5) But there is still a bigger problem that needs to be understood and that is the question of land ownership. Who owns the land where all the fallen trees are growing?.
6) We need to understand the coconut value chain and engage with all the relevant stakeholders
7) Perhaps this is the opportunity to broker with the landowners a better deal for the poor farmers and labourers who use their land and harvest the coconut tree products, but to do this successful we need to have a coordinated and consolidated message/approach to tackle the problem.
One thing is certain to solve this secondary crisis it is is going to take a massive, coordinated and combined effort on the part of all interested parties including Department of Agriculture, Philippine Coconut Authority, UN agencies such as FAO and ILO, INGOs such as CARE, HelpAge, Oxfam, CRS, Save the Children and the national NGOs such as COSE.
The immediate actions
1) The Department of Agriculture through the Philippine Coconut Authority must maximise its current resources to prioritise and respond to the needs of coconut farmers in the typhoon affected communities and help them recover.
2) As coconuts are long-gestating crops, the cutting of coconut trees should be judicious.
3) Farmers need food/cash in exchange of the services and coconut lumber that is procured from them should be done at a reasonable price.
4) Philippine Coconut Authority should ensure that only felled coconut trees be cut to support shelter construction and construction of latrines in evacuation camps.
5) Agencies (UN, INGO and national NGOs) must respond by supporting the development and implementation of a holistic immediate, early recovery and long term response to the partial destruction of the coconut Industry. In order to achieve this goal a Coconut Reconstruction Task-force should be developed under the leadership of the government and supported initially by the humanitarian sector, donors and development partners
6) Donors should urgently priorities the reconstruction programme realising that it must begin immediately and provide funding to a consortium of agencies to support the Government in achieving this objective.
Recovery Actions
1) Crop diversification should be supported with farmers encouraged and supported with dissemination and distribution of rootcrops, vegetables, leguminous seeds, poultry and livestocks so that farmers can harvest and earn during lean months
2) Livelihood diversification activities should be explored with farmers and then the implementation of these activates must be supported through early recovery projects
3) Related coconut value chain components such as building coir and capacity for processing activated carbon from coconut shells should be supported.
4) The Philippine Coconut Authority in partnership with the coconut industry including CIIF oil mills group, coconut water companies, donors and the NGOs (early recovery funds) should finance and implement massive replanting program in the affected municipalities.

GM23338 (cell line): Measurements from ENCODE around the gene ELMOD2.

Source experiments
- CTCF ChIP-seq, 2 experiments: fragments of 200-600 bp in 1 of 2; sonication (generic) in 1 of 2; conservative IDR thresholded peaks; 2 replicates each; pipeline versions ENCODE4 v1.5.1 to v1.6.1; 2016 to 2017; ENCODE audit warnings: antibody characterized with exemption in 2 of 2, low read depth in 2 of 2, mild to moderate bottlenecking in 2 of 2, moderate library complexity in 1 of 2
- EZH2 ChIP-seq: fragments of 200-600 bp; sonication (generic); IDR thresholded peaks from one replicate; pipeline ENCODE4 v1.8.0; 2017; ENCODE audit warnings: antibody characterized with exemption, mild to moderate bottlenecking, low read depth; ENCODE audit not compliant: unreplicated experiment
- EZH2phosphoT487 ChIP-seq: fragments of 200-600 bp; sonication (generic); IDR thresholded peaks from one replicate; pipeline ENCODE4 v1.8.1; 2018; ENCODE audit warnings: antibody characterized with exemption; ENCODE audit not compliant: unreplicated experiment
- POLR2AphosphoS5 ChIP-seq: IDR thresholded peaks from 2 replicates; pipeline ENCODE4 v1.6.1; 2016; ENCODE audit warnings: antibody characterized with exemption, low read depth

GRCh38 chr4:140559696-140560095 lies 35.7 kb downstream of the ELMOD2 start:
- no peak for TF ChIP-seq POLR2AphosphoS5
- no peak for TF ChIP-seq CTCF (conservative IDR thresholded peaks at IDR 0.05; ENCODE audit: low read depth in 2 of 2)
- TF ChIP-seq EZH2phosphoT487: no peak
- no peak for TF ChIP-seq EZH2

5) Support the fast, track issuing Notice of Certification (NOCs) - the official document issued by govt for lands certified for redistribution especially to affected coconut and rice farmers in the provinces
Advocacy with Civil Society
1) The National Economic Development Authority must fast-track the finalisation of the Integrated Coconut Industry Development Road Map and ensure its appropriation in the 2014 General Appropriations Act.
2) We must engage with the Department of Agrarian Reform and support the land acquisition and distribution (LAD) process
3) Advocacy campaign for the national government to fast track land distribution before the comprehensive agrarian reform program (CARP) ends in June 2014, by immediately issuing NOCs, especially to affected farmers in these provinces. (NOCs refer to Notice of Certification - the official document issued by govt for lands certified for redistribution under CARP)
Stakeholders in the Coconut Industry and it's recovery
Department of Agriculture Philippine Coconut Authority Department of Agrarian Reform National Economic Development Authority CIIF oil mills group (copra and coconut oil extraction etc) Coconut water companies (milk harvesting)
FAO and ILO INGOs including CARE, Oxfam, HelpAge, CRS, Save the Children, PLAN, JICA, etc NGOs example COSE Other interested parties (this is not an exhaustive list)
Progress to date and next steps
Idea initiated and basic concept circulated (1/12/13) Initial meeting of interested agencies in Tacloban (5/12/13) Discuss with PCA (5/12/13) Meet with DA (5/12/13 Meet again and develop a coconut concept note (this document - first draft (5/12/13) Circulate first draft to group (5/12/13) Approach donors to provide initial support (6/12/13) Initiate a workshop approximately 16/12/13 in Manila to bring together the various stakeholders to begin the process of developing a recovery strategy (Organised by HelpAge international and FAO)